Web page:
On 01/14/2017 02:48 AM, Jakub Libosvar wrote:
recently I noticed we got oom-killer in action in one of our jobs .
Any other ideas?
I spent quite a while chasing down similar things with centos a while
ago. I do have some ideas :)
The symptom is probably that mysql gets chosen by the OOM killer but
it's unlikely to be mysql's fault, it's just big and a good target.
If the system is going offline, I added the ability to turn on the
netconsole in devstack-gate with . As the comment mentions, you
can put little tests that stream data in /dev/kmsg and they will
generally get off the host, even if ssh has been killed. I found this
very useful for getting the initial oops data (i've used this several
times for other gate oopses, including other kernel issues we've
For starting to pin down what is really consuming the memory, the
first thing I did was wrote a peak-memory usage tracker that gave me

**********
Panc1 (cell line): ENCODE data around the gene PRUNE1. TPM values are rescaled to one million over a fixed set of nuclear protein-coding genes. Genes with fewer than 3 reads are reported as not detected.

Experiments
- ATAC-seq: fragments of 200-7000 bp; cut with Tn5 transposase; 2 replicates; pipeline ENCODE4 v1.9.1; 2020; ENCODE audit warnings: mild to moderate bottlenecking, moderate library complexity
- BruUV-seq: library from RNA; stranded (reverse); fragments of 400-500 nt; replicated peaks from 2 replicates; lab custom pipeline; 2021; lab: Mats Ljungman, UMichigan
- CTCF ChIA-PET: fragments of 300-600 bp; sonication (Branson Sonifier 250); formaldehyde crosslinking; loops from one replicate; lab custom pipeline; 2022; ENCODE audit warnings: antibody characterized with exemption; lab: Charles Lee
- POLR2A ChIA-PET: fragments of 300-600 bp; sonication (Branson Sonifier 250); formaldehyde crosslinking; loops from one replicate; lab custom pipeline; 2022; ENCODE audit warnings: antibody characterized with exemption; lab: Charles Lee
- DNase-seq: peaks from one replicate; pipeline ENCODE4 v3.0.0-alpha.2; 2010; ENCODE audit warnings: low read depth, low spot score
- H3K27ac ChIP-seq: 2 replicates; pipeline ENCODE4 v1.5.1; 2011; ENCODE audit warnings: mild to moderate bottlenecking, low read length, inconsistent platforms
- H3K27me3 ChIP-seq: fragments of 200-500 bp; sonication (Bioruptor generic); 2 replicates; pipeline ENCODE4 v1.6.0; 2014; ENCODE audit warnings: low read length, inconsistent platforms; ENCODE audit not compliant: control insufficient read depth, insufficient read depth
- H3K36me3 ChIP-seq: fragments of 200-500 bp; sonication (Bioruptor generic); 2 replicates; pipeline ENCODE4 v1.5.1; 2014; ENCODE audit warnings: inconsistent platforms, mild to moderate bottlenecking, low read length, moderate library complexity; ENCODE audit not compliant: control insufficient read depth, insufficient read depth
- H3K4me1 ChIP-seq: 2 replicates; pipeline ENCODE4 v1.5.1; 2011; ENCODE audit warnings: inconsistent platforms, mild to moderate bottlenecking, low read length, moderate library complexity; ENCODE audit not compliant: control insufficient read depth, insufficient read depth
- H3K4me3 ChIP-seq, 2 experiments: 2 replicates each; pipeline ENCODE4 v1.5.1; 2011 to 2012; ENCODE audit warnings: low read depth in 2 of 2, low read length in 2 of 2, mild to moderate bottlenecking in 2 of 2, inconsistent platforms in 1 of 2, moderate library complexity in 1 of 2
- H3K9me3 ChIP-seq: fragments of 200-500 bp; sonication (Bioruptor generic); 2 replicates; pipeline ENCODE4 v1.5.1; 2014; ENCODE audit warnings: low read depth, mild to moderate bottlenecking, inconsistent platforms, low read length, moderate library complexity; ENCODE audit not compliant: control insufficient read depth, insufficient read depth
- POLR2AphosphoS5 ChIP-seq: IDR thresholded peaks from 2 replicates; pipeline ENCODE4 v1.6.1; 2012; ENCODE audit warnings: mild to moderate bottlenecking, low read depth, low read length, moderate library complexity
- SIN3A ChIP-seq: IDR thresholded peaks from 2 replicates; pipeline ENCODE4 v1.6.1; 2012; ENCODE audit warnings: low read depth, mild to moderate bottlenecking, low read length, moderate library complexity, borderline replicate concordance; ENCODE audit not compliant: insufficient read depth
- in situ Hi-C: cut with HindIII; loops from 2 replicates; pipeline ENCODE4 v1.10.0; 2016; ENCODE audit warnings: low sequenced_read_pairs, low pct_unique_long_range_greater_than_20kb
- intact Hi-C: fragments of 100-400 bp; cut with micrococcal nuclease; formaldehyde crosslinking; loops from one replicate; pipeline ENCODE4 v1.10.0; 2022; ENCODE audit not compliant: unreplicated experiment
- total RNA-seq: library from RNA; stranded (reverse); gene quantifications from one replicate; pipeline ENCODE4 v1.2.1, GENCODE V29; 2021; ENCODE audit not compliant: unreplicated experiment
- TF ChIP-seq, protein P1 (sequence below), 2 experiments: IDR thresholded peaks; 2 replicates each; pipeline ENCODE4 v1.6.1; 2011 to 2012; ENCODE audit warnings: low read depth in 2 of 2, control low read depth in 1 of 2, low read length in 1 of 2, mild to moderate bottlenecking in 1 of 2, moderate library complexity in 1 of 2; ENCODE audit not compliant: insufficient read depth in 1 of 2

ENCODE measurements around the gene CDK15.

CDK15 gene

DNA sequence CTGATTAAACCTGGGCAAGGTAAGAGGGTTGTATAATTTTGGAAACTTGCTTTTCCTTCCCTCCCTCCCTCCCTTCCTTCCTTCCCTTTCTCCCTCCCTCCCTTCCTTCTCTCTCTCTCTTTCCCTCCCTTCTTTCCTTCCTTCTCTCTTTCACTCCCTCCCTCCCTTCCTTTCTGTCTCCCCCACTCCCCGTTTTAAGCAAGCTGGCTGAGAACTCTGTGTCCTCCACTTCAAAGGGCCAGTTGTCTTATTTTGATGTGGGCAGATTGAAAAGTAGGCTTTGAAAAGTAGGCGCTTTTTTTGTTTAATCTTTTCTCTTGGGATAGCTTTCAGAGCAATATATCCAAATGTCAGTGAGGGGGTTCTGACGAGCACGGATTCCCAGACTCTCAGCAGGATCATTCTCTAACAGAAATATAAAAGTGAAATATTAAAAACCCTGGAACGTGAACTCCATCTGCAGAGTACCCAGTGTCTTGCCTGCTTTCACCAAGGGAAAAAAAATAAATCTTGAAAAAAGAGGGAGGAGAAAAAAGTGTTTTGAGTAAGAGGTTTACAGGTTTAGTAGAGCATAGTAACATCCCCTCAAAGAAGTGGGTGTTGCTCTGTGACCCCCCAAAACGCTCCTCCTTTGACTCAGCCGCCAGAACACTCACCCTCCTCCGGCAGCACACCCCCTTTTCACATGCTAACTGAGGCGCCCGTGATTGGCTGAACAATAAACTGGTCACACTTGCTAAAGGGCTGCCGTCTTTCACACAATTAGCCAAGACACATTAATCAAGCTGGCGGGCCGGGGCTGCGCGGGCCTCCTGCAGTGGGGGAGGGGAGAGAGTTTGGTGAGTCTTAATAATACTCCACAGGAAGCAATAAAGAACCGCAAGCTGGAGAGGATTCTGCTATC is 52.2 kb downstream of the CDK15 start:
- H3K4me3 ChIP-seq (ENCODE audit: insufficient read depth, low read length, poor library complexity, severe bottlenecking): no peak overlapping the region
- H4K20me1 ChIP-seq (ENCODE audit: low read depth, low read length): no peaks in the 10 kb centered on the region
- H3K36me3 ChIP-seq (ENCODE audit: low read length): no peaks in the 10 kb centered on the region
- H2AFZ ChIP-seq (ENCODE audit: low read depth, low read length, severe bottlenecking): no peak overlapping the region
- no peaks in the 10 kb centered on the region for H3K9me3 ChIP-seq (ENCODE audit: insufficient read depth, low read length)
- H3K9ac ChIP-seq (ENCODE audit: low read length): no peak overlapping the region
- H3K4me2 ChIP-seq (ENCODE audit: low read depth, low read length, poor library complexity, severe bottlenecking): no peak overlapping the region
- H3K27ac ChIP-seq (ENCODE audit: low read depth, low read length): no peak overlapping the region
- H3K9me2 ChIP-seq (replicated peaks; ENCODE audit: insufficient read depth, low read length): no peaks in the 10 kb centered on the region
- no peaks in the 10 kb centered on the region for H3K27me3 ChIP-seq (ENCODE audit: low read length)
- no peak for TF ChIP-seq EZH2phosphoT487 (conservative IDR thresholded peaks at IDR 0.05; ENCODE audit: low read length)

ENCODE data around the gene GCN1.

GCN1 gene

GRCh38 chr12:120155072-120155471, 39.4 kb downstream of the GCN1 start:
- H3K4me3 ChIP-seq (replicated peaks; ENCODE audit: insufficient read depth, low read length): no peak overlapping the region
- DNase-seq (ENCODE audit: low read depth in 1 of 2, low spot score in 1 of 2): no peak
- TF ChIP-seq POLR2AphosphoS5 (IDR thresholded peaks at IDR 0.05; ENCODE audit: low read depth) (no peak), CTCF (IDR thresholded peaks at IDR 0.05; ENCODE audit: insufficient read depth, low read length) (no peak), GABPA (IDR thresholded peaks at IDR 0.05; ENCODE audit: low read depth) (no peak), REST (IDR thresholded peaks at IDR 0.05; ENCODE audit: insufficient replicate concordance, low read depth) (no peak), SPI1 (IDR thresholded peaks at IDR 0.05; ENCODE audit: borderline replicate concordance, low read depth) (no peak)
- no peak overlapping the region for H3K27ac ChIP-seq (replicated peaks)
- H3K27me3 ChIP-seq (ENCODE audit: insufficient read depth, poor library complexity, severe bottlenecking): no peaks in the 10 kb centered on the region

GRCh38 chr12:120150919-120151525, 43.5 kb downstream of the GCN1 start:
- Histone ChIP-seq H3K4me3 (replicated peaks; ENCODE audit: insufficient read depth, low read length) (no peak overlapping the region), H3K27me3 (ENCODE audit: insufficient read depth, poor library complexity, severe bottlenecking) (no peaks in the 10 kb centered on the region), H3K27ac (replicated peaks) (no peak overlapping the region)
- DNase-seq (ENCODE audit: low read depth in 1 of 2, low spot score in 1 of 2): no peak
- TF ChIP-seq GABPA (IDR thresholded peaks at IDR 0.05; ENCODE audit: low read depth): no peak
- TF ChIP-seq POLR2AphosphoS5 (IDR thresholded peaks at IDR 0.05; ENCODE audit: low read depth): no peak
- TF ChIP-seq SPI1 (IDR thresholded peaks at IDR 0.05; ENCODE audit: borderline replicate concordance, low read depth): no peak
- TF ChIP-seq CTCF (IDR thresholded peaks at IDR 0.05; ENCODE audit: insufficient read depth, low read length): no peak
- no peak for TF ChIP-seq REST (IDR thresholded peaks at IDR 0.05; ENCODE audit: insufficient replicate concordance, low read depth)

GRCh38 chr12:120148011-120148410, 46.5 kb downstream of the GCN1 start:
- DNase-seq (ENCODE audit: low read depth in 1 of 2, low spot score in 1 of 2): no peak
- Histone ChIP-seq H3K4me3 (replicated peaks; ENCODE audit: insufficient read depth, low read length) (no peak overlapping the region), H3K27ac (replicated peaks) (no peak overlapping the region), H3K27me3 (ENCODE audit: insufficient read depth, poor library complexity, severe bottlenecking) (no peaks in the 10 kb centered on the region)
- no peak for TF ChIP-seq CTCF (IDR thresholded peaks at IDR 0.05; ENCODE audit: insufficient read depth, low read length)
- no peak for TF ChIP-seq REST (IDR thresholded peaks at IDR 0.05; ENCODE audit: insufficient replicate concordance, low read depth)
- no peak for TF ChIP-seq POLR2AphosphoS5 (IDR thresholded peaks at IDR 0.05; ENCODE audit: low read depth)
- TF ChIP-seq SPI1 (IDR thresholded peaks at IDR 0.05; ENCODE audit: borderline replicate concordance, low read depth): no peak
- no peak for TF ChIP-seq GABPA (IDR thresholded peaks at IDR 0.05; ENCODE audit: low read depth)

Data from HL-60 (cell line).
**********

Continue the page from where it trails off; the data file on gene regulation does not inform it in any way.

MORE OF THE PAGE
stats on memory growth during the devstack run . You have to
enable this with "enableservice peakmemtracker". This starts to
give you the big picture of where memory is starting to go.
At this point, you should have a rough idea of the real cause, and
you're going to want to start dumping /proc/pid/smaps of target
processes to get an idea of where the memory they're allocating is
going, or at the very least what libraries might be involved. The
next step is going to depend on what you need to target...
If it's python, it can get a bit tricky to see where the memory is
going but there's a number of approaches. At the time, despite it
being mostly unmaintained but I had some success with guppy . In
my case, for example, I managed to hook into swift's wsgi startup and
run that under guppy, giving me the ability to get some heap stats.
from my notes  that looked something like
import signal, os
from guppy import hpy
def handler(signum, frame):
f = open('/tmp/heap.txt', 'w+')
hp = hpy()
if name == 'main':
conffile, options = parseoptions()
There are of course other tools from gdb to malloc tracers, etc.
But that was enough that I could try different things and compare the
heap usage. Once you've got the smoking gun ... well then the hard
work starts of fixing it :) In my case it was pycparser and we came up
with a good solution .
Hopefully that's some useful tips ... #openstack-infra can of course
help holding vms etc as required.